Birth injuries and defects are commonly used interchangeably, but in a legal claim they can result in very different outcomes
You have a brand-new baby.
You’re probably simultaneously exhilarated and exhausted... and that’s if your labor and delivery were perfect and the baby is healthy and thriving.
But what if you or your doctor have medical concerns about your baby?
That adds more stress around caring for a newborn, along with your own recovery from pregnancy, labor, and delivery.
You might be filled with questions like:
- What’s wrong?
- What’s the treatment?
- Is my baby going to be okay?
- How did this happen?
It’s also natural to wonder if there’s someone to blame. Some parents blame themselves (but shouldn’t) and others wonder if perhaps the doctor or hospital made a mistake.
If there was a mistake made, you could be entitled to compensation from a birth injury lawsuit, which is a type of medical malpractice.
If your baby suffered a birth injury, you might be able to make a claim for medical malpractice. If your baby has a birth defect, a successful claim is less likely. Continue reading to learn about the important legal distinctions between birth injuries and defects.
There are 3 types of birth-related medical malpractice lawsuits:
- Birth injury. The parent or baby is injured as a result of the doctor’s action (or inaction) during the process of pregnancy or birth.
- Wrongful birth. The parent would have chosen to terminate the pregnancy if they’d been informed of a birth defect.
- Wrongful pregnancy. The parent underwent sterilization procedures and then became pregnant if the doctor was negligent in performing the sterilization.
A birth defect is a problem resulting from your child’s DNA. In other words, it’s genetic. There’s nothing a parent or doctor can do to prevent a genetic defect, though in some cases they can be diagnosed and treated before birth.
|Common birth defects|
|Anophthalmia/microphthalmia||Baby is born without 1 or both eyes, or the eyes are small because they didn’t develop fully|
|Anotia/microtia||Birth defects of a baby’s ear|
|Cleft lip and cleft palate||The lip or mouth do not form properly|
|Congenital heart defects||A range of conditions that affect the structure and function of the baby’s heart|
|Craniosynostosis||The bones in the skull join together too early before the brain is fully formed, so as the brain grows the skull becomes misshapen|
|Diaphragmatic hernia||The baby is born with a hole in the diaphragm|
|Down syndrome||The baby is born with an extra chromosome|
|Esophageal atresia||Part of the esophagus does not develop properly|
|Gastroschisis||The baby’s intestines are outside the body as a result of a defect in the abdominal wall|
|Hypospadias||A birth defect only in boys, in which the urethra has an abnormal opening anywhere from just below the end of the penis to the scrotum; this condition could be minor or severe|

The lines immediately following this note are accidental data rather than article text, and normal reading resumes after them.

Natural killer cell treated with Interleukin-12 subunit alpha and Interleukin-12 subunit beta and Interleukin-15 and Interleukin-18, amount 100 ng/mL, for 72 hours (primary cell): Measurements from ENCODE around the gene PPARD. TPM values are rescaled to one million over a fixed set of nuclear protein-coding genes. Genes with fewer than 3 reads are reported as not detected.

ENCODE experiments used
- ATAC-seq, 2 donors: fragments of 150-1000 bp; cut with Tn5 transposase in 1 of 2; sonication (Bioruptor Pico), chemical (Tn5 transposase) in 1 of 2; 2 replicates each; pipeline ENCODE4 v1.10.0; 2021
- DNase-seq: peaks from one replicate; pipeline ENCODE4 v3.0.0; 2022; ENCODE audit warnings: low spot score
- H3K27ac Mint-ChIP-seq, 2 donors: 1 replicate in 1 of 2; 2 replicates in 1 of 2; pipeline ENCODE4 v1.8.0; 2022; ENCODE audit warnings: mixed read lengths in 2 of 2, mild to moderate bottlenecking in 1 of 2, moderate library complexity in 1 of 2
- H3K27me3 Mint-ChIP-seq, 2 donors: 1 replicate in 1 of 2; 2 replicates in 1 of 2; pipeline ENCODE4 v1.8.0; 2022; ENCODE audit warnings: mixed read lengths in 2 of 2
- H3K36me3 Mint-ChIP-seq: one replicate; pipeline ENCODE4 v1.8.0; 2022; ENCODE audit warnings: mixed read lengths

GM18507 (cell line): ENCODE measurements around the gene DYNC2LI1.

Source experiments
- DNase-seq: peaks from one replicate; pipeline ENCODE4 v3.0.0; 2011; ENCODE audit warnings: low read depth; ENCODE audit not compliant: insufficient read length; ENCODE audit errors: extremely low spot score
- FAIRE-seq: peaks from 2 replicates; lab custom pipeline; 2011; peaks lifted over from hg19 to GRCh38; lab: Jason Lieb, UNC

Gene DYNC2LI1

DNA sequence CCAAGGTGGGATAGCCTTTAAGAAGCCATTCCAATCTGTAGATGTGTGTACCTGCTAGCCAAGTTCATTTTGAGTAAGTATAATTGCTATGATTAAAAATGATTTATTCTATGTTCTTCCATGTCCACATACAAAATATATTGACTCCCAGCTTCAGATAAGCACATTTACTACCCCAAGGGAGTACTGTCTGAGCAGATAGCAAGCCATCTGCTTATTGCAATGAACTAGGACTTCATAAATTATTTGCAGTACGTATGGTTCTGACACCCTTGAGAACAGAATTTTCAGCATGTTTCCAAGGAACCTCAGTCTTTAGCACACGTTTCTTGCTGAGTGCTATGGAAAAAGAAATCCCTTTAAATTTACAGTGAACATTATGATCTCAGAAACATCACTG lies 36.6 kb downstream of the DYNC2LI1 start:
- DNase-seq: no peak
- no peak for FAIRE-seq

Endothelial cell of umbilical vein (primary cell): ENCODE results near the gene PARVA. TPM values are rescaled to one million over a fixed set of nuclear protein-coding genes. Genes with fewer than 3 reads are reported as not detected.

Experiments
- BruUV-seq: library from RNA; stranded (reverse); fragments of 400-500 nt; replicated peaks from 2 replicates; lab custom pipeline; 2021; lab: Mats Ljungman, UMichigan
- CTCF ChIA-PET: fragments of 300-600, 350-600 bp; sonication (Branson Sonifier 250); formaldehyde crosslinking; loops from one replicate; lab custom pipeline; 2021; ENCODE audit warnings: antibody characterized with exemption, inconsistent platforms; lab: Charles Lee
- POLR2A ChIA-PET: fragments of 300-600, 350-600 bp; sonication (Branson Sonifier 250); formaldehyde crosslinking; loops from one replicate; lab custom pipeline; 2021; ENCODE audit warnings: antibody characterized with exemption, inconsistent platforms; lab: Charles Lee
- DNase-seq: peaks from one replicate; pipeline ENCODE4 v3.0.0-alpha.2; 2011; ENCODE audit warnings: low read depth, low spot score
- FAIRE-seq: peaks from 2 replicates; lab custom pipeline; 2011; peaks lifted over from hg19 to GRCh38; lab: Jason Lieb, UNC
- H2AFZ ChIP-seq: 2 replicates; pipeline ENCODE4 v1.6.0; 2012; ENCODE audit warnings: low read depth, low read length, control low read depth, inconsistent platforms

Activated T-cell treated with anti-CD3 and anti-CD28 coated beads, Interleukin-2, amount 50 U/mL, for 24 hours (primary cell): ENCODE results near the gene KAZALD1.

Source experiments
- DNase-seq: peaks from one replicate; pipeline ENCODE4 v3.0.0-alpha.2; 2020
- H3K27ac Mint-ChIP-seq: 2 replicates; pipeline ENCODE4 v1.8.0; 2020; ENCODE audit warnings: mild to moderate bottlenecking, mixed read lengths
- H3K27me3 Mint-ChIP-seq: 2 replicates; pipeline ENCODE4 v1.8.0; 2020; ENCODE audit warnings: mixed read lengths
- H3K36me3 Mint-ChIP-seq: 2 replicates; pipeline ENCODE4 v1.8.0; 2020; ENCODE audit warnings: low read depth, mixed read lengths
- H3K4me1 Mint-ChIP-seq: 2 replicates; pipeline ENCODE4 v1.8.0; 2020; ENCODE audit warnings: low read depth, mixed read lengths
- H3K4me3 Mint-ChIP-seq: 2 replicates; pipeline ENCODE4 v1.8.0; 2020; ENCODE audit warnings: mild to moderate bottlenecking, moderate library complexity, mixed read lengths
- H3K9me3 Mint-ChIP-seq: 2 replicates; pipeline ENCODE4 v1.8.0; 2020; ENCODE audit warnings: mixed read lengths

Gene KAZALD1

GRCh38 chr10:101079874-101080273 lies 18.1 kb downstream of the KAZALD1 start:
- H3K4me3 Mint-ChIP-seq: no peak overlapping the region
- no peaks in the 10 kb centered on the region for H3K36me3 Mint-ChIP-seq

|Microcephaly||The baby’s head is smaller than expected and there’s a possibility that their brain might not have developed properly|
|Muscular dystrophy||This group of genetic disorders results in muscle weakness over time|
|Neural tube defects||These are severe defects of the brain and spine|
|Omphalocele||The abdominal wall is defective, so the intestines, liver, or other organs are outside the belly through the belly button|
|Upper and lower limb reduction defects||Part of or the entire arm or leg fails to completely form during pregnancy and the baby is born with the limb smaller than normal size or missing|
If your baby is born with 1 of these or another genetic condition, it’s possible that a doctor could fail to detect the problem, but the doctor did not cause the problem.
Some birth defects are detected early in pregnancy through ultrasound, blood testing, and other routine diagnostics. If your doctor suspects that there might be a problem, they will likely order additional testing.
There are 3 reasons why this type of prenatal testing is important.
- If a defect is discovered early enough, you might have the option to terminate the pregnancy.
- Some birth defects can be treated or corrected prior to birth.
- If you and your doctor are aware of the baby’s condition, you can be prepared for immediate treatment when the baby is born, and for ongoing care and support if necessary.
If a doctor is aware that a patient is pregnant and prescribes a medication that’s not safe in pregnancy, or prescribes an incorrect dose of a medication that causes birth defects, this could be considered a birth injury and the doctor can be liable for malpractice.
Is failure to detect a birth defect medical malpractice?
It could be malpractice to fail to detect and inform the parent of a birth defect. A doctor is expected to care for a patient to the best of their ability and with all available resources. The doctor must conduct the proper screening tests and interpret the results accurately in order to assess the baby’s overall health.
If a doctor’s failure to detect or diagnose a defect results in a lack of immediate treatment, which causes further or more severe injury to the baby, that would constitute medical malpractice.